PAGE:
Gender Balancing Strategy


The Women Empowerment and Gender Equality Draft Bill

According to the draft bill, 50% of executive management positions need to be held by women. Will your company be able to comply?

As we move towards legislation in South Africa that will require all companies to have women fill 50% of every decision-making level, many companies are going to be looking at ways to meet these quotas.

This pending legislation comes in the wake of a global trend that is seeing large numbers of women move into positions of influence in business. Sometimes this trend is driven by quotas (as will likely be the case in SA), but in other countries it’s being driven by social pressure and voluntary measures based on the expedience of this shift.

At the heart of this change, and fundamental to the success of this pending law, is the powerful business case that supports it.  This is not a ‘women’s issue’ but an exciting 21st century business opportunity. A body of evidence now exists that shows that:

  • Women are already the largest, most qualified pool of Talent in the world (and every year, the gap between qualified women and men widens)
  • The consumer is queen – every business will tell you that it is focused on its end-user. 70% of consumer spending world-wide is now in the hands of women, who are now even the majority buyers in areas such as cars and computers (more traditionally male domains)
  • Having women in senior management positions improves corporate governance, leads to better teamwork and cooperation and improves consultation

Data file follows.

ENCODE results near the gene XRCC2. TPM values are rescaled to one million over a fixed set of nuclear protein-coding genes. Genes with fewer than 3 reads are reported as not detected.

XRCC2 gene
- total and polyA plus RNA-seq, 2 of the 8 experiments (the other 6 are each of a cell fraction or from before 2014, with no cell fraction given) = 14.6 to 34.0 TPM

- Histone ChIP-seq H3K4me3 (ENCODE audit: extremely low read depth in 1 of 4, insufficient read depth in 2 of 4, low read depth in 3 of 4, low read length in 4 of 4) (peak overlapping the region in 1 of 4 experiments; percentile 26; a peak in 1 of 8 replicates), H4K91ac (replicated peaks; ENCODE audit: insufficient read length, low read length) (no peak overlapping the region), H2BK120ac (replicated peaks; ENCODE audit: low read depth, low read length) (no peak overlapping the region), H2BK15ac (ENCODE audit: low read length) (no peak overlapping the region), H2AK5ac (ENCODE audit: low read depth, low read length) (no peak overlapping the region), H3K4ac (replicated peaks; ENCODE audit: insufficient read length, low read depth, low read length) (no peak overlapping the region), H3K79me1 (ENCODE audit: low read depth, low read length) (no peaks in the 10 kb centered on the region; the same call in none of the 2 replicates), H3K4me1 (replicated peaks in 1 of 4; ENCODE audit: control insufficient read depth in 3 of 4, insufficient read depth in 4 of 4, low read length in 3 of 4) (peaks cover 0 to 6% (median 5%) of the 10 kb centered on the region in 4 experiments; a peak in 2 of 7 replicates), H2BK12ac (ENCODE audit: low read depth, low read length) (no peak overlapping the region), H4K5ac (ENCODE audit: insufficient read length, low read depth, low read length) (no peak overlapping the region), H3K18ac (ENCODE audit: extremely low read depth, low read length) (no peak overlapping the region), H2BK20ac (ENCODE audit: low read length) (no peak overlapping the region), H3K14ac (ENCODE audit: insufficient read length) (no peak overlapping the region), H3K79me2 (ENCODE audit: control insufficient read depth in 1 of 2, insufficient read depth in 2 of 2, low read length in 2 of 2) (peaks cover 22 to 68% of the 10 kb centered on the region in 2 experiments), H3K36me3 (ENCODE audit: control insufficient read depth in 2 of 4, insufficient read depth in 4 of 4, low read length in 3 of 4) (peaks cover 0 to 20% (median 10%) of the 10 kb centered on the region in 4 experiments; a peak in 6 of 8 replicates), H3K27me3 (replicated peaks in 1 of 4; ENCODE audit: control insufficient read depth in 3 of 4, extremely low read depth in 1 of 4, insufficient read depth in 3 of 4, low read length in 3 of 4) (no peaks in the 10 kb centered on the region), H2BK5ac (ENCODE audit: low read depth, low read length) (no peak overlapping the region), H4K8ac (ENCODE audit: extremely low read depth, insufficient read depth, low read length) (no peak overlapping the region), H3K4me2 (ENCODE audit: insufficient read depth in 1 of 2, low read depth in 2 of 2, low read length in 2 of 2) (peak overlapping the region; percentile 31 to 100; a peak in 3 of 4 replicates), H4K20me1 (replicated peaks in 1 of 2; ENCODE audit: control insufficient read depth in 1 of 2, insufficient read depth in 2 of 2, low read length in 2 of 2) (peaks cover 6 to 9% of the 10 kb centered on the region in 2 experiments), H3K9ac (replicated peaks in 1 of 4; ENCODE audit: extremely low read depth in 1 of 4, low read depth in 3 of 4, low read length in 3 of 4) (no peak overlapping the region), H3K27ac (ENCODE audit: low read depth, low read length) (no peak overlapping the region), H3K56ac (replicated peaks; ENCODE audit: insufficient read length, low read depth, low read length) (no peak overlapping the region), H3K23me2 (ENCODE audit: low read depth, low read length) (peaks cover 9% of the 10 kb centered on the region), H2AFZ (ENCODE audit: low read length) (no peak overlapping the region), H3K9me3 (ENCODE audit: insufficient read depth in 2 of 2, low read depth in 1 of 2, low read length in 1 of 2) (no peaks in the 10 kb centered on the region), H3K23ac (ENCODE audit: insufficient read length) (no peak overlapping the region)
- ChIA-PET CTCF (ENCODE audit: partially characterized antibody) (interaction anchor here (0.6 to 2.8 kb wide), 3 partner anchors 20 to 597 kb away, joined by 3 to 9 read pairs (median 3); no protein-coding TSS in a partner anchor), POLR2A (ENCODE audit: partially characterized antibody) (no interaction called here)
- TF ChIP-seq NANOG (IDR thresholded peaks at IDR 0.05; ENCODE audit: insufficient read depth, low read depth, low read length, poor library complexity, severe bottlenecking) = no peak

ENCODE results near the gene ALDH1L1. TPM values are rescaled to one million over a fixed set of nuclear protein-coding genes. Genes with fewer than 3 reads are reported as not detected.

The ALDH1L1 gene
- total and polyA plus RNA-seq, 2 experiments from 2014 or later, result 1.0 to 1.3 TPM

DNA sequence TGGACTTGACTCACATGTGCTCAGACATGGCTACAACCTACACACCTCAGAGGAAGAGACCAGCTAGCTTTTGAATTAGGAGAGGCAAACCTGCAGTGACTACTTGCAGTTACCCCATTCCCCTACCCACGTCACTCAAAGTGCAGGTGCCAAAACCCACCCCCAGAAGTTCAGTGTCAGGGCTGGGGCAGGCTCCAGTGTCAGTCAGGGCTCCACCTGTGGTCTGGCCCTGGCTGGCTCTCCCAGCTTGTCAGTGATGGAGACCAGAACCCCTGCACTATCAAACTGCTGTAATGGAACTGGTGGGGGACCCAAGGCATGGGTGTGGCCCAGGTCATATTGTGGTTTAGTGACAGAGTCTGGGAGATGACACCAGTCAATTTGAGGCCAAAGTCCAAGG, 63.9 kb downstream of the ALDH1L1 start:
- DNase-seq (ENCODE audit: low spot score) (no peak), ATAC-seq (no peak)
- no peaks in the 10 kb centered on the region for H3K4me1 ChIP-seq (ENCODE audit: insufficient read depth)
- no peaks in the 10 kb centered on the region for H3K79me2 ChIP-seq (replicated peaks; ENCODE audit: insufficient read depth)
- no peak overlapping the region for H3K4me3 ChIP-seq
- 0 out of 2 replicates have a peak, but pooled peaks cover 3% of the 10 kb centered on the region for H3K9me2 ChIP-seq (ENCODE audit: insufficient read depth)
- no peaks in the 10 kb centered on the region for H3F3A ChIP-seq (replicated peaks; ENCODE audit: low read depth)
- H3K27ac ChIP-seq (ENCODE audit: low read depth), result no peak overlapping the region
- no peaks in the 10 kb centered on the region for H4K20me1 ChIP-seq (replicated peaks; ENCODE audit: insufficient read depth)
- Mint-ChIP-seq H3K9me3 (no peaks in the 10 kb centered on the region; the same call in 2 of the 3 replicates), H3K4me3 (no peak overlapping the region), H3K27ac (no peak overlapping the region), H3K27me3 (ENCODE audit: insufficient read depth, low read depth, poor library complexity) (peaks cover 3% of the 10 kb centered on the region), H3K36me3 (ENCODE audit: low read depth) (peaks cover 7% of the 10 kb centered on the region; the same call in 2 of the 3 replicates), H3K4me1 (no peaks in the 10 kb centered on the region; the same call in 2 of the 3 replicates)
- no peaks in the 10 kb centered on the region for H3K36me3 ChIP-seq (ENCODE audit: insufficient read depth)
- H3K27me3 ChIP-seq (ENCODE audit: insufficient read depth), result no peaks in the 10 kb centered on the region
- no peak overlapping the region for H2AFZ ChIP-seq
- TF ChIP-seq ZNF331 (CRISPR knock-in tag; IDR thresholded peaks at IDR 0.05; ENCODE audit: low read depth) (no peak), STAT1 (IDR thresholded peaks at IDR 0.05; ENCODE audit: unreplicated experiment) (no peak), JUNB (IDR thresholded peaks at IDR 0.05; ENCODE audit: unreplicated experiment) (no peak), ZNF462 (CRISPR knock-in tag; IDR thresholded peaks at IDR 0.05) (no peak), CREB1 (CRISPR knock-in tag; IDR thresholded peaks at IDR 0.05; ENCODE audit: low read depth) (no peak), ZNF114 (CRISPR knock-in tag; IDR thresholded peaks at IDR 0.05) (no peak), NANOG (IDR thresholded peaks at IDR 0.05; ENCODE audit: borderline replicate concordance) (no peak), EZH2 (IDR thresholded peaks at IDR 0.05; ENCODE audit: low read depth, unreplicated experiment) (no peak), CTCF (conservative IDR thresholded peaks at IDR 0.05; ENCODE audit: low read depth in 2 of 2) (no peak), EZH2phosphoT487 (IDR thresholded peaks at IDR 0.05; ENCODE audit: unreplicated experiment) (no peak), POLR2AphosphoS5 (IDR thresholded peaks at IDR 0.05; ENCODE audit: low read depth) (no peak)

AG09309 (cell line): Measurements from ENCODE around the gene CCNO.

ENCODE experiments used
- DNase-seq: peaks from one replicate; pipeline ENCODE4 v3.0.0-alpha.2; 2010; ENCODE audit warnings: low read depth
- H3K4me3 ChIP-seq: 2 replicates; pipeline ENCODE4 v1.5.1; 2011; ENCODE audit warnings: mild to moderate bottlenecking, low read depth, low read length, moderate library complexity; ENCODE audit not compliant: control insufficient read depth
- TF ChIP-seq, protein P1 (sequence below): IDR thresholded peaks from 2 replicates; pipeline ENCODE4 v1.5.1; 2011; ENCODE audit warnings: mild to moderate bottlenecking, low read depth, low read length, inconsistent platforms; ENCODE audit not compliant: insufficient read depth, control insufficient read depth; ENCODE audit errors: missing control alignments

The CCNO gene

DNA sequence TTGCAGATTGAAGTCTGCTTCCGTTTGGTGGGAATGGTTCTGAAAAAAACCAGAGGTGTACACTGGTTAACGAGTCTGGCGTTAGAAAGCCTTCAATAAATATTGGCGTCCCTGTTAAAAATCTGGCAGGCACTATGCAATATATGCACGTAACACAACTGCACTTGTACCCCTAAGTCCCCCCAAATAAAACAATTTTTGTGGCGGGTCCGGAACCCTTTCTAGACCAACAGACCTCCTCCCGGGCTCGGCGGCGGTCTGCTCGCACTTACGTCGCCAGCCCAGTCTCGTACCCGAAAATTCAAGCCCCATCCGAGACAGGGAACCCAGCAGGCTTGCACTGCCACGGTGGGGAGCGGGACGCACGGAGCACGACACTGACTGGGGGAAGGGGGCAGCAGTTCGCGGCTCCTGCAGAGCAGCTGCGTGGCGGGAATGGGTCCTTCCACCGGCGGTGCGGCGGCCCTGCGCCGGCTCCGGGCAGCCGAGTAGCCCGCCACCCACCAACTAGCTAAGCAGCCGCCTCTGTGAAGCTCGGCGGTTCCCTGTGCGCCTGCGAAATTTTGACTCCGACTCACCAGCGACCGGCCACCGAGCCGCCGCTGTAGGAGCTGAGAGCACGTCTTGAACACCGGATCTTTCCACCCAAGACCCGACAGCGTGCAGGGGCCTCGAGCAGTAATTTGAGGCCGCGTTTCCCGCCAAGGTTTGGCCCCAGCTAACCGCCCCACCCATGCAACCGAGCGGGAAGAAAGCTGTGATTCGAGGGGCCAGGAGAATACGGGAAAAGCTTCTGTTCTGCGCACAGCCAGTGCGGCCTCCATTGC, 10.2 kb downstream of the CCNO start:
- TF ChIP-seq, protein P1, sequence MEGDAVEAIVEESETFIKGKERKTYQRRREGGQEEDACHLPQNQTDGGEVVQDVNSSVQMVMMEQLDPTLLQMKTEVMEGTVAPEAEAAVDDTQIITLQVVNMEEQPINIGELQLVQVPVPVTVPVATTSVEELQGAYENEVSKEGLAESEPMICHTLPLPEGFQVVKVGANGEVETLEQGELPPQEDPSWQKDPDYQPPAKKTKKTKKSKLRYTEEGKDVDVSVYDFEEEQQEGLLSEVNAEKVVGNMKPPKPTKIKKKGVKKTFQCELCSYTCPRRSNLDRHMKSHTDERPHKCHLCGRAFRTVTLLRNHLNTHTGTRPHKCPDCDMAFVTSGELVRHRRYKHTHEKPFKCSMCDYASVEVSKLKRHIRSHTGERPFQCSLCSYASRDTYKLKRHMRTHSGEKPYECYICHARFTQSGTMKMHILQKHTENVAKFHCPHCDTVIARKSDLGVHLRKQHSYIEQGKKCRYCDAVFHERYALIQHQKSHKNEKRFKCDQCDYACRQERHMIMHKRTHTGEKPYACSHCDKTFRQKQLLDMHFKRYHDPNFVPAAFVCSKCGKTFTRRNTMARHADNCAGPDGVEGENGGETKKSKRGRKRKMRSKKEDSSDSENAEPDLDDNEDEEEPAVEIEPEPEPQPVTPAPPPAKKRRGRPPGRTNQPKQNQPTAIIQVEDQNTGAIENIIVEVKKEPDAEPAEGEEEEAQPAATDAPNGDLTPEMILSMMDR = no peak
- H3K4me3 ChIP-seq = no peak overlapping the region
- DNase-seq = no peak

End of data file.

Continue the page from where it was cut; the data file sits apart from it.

• Most importantly of all, the presence of only one woman director on a Board in comparison with Boards which are male-only, improves the bottom-line by, on average, 28%!

Just bringing new female talent into an organisation is not an end in itself.  In order to maximise the benefits of gender balancing, companies need to adapt their culture to one where women will thrive and will be able to make their unique contribution.  This means that every part of the environment needs to be looked at closely to see where pockets of discrimination or unconscious bias might still be lurking.

Achieving successful gender balancing requires significant effort and major change – and this must be actively driven by both the CEO AND the Executive Committee.  HR also needs to be involved, but it cannot be left to this department to ensure that gender balancing happens, or else this major strategic move will be watered down amongst many other responsibilities.

Companies need to become ‘gender bilingual’ – they need to be able to speak and understand both women and men. The positive outcome of this hard work ahead for companies is that successful gender-balancing will almost certainly result in higher sales, more satisfied customers, better corporate governance, increased staff retention and higher profits.  Not an insignificant pay-off for the effort involved!

We offer a comprehensive gender balancing strategy from initial auditing, to conducting an awareness campaign (by communicating the supporting business case to all levels of management), to coordinating workshops that result in comprehensive action plans that are effective and sustainable. We welcome the opportunity to discuss your gender balancing requirements with a view to providing a customised solution for your needs.

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